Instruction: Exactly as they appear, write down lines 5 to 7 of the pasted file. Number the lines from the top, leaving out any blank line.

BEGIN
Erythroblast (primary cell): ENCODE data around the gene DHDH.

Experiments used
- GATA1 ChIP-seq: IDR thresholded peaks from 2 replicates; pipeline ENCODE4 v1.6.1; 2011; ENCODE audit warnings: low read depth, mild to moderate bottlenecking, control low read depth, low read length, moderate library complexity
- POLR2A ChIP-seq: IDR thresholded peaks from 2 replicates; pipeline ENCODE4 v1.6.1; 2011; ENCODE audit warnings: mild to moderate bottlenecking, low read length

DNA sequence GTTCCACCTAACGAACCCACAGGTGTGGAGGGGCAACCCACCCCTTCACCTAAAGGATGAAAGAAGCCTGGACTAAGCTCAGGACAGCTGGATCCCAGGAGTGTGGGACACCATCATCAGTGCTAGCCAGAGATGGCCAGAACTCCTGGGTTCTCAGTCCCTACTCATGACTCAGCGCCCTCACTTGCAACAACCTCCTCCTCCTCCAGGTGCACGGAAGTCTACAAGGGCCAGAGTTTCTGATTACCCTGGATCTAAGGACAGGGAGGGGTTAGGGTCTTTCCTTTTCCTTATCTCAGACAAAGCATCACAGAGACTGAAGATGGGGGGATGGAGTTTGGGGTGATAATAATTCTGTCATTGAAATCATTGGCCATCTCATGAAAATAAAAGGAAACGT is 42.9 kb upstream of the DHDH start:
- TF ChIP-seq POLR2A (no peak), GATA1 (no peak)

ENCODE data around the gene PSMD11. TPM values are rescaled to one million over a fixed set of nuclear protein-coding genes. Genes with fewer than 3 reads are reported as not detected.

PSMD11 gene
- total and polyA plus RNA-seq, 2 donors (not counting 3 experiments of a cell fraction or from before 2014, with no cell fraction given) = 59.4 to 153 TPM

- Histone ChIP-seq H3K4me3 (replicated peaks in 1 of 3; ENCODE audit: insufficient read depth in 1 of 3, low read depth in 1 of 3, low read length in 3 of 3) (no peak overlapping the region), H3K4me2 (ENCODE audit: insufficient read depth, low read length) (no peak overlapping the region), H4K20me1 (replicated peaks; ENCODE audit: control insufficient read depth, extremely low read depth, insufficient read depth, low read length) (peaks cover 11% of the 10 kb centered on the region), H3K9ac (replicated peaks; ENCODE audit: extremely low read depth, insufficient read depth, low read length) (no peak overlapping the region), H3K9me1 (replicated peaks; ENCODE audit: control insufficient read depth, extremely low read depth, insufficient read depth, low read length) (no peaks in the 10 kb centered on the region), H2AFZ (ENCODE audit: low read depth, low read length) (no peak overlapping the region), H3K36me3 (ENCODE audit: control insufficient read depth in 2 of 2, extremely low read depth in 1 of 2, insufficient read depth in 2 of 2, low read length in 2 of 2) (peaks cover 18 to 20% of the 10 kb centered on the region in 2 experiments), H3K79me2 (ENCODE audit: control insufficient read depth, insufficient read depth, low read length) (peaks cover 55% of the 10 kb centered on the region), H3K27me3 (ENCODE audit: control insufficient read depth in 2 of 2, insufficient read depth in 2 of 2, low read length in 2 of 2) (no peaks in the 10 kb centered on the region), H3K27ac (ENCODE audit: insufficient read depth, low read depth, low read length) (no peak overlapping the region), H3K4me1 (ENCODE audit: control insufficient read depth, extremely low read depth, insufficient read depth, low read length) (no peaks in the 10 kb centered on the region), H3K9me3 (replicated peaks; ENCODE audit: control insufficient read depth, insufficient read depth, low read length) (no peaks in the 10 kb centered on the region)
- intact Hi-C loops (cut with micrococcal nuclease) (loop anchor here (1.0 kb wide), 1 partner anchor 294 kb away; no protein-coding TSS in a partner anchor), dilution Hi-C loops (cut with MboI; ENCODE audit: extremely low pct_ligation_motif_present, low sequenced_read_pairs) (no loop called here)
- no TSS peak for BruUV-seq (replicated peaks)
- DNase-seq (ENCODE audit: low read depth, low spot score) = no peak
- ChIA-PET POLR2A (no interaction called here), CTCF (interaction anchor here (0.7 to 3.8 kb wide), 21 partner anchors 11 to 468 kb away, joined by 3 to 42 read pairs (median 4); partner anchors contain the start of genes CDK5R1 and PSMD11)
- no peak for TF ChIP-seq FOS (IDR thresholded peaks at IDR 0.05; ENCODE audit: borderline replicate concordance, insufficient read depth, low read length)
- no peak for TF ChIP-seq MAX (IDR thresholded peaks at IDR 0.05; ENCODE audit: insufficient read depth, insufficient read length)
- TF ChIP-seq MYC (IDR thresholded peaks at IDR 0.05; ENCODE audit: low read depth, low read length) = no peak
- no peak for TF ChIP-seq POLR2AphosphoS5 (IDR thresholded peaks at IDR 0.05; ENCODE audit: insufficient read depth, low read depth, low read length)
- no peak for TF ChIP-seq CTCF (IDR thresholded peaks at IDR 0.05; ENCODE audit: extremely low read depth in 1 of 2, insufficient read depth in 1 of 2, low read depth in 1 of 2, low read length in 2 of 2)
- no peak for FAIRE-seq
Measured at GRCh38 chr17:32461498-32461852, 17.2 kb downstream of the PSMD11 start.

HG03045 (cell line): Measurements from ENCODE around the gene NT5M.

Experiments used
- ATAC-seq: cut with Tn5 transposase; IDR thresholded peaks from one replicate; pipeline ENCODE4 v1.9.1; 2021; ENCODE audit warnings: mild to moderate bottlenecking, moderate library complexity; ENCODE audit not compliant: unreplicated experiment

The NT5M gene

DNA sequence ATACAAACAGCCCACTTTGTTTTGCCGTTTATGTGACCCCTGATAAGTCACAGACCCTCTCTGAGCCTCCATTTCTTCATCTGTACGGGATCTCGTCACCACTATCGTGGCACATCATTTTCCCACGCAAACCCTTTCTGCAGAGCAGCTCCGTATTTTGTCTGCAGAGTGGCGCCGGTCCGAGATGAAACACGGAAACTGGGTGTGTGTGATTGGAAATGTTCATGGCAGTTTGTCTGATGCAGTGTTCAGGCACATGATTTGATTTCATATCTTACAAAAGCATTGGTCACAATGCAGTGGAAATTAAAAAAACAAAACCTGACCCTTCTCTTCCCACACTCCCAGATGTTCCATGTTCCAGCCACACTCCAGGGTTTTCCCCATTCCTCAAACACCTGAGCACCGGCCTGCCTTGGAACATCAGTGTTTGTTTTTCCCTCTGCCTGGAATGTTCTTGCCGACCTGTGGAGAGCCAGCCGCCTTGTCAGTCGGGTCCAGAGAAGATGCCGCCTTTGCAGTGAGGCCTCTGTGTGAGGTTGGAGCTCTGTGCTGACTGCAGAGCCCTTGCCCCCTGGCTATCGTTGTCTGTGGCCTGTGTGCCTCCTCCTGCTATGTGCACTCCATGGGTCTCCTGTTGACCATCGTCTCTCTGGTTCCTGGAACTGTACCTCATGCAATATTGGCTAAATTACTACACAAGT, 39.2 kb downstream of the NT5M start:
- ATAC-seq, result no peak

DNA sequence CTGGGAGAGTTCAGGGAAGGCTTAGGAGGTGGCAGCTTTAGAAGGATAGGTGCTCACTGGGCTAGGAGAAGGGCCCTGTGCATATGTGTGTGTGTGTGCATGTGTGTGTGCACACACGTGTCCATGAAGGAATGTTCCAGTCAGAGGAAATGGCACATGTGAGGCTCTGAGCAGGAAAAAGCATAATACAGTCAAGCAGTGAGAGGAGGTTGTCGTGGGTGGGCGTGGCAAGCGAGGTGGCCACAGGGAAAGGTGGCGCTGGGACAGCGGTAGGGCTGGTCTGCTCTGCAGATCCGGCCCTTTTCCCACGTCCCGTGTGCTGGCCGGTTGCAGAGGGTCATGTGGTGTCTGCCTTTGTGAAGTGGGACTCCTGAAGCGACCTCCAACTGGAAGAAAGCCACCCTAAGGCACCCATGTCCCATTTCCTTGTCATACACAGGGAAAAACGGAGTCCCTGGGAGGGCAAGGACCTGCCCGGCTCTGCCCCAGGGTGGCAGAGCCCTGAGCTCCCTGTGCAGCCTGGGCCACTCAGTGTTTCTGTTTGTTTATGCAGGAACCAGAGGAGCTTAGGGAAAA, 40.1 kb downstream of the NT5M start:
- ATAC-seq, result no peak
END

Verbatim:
DNA sequence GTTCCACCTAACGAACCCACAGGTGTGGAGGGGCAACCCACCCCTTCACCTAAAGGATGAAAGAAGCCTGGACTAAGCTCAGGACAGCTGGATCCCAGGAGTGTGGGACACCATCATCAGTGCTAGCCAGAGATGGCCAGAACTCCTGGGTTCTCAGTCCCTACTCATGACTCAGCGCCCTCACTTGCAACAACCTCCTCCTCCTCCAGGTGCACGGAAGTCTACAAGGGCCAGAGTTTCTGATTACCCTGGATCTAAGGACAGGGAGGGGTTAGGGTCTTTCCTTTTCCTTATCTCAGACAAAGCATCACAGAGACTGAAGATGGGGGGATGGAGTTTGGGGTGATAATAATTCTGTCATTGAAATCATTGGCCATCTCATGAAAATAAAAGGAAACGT is 42.9 kb upstream of the DHDH start:
- TF ChIP-seq POLR2A (no peak), GATA1 (no peak)

ENCODE data around the gene PSMD11. TPM values are rescaled to one million over a fixed set of nuclear protein-coding genes. Genes with fewer than 3 reads are reported as not detected.